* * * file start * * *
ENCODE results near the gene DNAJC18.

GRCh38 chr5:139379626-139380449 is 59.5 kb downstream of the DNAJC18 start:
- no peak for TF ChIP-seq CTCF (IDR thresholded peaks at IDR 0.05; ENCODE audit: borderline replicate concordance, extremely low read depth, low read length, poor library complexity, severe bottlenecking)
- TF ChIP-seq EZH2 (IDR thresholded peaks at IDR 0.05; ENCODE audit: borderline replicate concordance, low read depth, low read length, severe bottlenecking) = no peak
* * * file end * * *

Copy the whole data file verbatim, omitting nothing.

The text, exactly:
ENCODE results near the gene DNAJC18.

GRCh38 chr5:139379626-139380449 is 59.5 kb downstream of the DNAJC18 start:
- no peak for TF ChIP-seq CTCF (IDR thresholded peaks at IDR 0.05; ENCODE audit: borderline replicate concordance, extremely low read depth, low read length, poor library complexity, severe bottlenecking)
- TF ChIP-seq EZH2 (IDR thresholded peaks at IDR 0.05; ENCODE audit: borderline replicate concordance, low read depth, low read length, severe bottlenecking) = no peak